Control room compliance
Control room compliance and conflict clearance is an area that banks, particular in Hong Kong, are looking to hire in, says Mark Moorby, senior consultant, banking and financial services, Ambition. “This is driven by increased activity in their investment banking arms, and the importance of establishing and maintaining Chinese walls to ensure sensitive information is not passed between the advisory and sales/trading arms of banks.”
Many firms are establishing Hong Kong as their Asian hub for control room compliance, part of a global network which can provide coverage to the business 24 hours a day. Although English is the main language required for these roles, Moorby says additional language skills, in particular Mandarin and Japanese, are highly sought after.
Investment banks have been building up their product control teams for the last nine months due to an increase in trading volumes and front-office headcounts across all product areas, says Devi Kumar, manager banking and finance, Charterhouse Partnership.
“With the increased requirements placed on product controllers, banks are onboarding junior or recently qualified accountants from the Big Four with a financial services client base and training them up to do the P&L generation,” says Kumar. For more senior positions, where a higher level of knowledge and technical expertise is required, firms remain selective in their hiring and are still promoting people internally.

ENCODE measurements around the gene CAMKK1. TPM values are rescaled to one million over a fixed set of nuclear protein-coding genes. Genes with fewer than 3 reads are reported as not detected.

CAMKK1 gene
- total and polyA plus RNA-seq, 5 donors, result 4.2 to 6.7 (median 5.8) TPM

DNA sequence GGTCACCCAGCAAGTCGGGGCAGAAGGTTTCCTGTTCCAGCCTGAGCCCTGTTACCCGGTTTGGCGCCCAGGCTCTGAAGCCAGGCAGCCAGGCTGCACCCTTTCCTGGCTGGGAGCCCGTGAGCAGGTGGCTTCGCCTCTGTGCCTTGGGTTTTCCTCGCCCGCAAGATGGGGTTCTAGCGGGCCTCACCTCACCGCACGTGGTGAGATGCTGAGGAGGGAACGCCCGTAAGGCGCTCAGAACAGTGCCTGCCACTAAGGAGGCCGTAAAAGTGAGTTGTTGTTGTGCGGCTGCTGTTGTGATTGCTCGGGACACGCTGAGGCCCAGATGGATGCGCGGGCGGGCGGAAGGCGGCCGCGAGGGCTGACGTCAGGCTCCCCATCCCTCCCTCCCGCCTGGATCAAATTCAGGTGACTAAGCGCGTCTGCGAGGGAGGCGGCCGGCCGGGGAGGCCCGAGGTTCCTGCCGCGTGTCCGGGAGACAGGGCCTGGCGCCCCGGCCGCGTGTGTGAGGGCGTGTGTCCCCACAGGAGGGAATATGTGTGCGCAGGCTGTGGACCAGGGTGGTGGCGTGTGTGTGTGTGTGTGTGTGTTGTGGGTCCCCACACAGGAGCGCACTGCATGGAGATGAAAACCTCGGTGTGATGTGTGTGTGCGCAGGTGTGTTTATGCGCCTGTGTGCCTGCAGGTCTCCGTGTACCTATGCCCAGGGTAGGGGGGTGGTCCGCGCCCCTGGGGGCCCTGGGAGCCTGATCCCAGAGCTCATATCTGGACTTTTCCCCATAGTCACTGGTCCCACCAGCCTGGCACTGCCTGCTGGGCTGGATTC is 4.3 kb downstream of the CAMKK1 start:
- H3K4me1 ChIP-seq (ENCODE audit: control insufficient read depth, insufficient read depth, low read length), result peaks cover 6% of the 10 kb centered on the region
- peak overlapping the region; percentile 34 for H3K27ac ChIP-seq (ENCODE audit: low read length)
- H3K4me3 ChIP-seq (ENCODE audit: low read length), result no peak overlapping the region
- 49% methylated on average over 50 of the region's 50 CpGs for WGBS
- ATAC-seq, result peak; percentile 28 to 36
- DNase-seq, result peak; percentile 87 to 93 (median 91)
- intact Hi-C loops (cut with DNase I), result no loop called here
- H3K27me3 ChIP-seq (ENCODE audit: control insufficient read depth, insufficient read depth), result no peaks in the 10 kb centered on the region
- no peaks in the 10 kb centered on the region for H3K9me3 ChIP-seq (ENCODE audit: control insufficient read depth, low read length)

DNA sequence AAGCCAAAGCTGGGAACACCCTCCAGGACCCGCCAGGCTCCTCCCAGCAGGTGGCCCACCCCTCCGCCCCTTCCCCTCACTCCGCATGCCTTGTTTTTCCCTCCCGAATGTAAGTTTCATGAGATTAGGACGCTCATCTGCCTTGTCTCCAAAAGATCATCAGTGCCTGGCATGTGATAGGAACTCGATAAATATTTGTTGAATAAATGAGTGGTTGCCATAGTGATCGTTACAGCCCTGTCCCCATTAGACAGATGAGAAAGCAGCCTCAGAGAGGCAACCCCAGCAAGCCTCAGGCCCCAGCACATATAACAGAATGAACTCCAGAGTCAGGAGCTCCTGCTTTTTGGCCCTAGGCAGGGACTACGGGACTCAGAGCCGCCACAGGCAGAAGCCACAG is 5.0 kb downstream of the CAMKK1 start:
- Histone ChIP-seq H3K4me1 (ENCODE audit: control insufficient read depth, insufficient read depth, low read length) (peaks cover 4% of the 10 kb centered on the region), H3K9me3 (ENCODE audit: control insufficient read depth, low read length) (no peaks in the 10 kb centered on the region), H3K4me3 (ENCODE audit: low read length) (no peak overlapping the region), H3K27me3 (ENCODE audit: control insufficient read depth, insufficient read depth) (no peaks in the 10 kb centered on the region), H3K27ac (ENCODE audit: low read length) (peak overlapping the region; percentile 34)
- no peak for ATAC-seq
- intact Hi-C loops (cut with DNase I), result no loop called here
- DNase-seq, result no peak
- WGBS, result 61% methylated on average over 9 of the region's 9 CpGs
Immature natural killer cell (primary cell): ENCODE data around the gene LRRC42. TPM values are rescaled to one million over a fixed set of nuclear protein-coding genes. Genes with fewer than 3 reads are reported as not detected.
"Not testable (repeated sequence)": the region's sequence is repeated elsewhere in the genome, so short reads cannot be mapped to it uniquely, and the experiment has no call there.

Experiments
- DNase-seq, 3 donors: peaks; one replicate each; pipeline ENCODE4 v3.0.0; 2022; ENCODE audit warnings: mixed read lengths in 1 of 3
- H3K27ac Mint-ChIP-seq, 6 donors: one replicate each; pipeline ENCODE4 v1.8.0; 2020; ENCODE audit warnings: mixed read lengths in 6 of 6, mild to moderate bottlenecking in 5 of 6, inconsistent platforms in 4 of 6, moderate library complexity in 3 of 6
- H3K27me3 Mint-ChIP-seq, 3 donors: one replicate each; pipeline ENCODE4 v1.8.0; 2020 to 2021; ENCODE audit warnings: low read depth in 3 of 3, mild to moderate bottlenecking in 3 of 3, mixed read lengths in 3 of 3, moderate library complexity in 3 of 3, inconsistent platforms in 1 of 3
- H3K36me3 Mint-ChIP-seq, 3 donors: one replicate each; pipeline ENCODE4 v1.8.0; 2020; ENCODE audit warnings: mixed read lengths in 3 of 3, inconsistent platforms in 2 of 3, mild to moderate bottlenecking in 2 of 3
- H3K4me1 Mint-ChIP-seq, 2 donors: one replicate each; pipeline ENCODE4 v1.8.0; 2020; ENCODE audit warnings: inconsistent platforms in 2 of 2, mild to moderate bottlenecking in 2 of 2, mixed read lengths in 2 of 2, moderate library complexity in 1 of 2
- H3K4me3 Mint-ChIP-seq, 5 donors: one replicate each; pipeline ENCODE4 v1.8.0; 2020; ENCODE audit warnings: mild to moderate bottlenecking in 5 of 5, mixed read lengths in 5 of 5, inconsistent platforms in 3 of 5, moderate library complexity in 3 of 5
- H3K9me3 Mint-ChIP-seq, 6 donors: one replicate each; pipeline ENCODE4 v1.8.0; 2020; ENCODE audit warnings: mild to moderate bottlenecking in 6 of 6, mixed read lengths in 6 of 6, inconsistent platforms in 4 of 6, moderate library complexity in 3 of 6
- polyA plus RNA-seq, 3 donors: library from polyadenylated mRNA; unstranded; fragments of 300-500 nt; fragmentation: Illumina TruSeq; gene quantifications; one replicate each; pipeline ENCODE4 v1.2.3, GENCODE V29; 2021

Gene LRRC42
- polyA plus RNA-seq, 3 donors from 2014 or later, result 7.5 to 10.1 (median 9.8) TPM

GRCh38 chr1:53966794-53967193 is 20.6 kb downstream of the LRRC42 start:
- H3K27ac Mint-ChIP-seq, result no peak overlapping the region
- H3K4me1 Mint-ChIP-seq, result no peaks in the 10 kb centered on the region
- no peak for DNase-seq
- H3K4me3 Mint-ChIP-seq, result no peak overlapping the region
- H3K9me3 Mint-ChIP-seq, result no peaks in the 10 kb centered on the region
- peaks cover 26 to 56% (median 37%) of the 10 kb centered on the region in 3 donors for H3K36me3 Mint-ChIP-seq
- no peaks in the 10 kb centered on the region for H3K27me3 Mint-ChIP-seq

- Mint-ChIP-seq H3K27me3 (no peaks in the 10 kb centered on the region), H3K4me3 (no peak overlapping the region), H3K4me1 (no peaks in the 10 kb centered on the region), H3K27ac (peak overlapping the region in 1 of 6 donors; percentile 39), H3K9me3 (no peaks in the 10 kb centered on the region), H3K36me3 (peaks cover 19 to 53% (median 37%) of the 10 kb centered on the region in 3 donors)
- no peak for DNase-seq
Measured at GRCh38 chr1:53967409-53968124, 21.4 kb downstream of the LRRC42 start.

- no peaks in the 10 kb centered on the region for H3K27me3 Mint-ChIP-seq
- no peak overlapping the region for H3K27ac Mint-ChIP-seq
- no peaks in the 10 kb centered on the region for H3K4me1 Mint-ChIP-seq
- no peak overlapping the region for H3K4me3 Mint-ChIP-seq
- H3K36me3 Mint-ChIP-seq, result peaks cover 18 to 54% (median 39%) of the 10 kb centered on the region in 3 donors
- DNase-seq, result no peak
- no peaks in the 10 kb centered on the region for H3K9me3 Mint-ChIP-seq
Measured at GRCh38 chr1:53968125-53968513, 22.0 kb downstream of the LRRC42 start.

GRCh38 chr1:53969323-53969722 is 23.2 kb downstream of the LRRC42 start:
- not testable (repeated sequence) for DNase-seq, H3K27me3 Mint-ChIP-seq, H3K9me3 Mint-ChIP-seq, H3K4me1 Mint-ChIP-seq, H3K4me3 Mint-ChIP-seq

Back-office change management
Strategic transformation and change across operations, finance and technology is one of the key areas of investment for global financial institutions. Due to this investment there is an increased appetite to hire experienced change managers to generate, implement and manage new initiatives, says Kate Harper, manager, investment banking operations, Connected Group.
“The shortage of strong change managers with both Asia and product/business-aligned experience remains an issue. Businesses continue to home grow, but overseas hiring remains a key source for talent. Some investment banks are highlighting an interest in consultants with no investment banking experience who are said to bring fresh eyes to old challenges,” says Harper.
Demand for ECM analysts is high primarily due to the rising number of IPOs listing in Hong Kong, says Jared Ng, consulting director, PeopleSearch. “In addition, most investment banks froze hiring last year and as a result the demand for good analysts has become even greater than the talent pool.”
To alleviate the shortage, internal transfers from Europe and North America have become common in this job function, as has aggressive external hiring at a mid to senior level.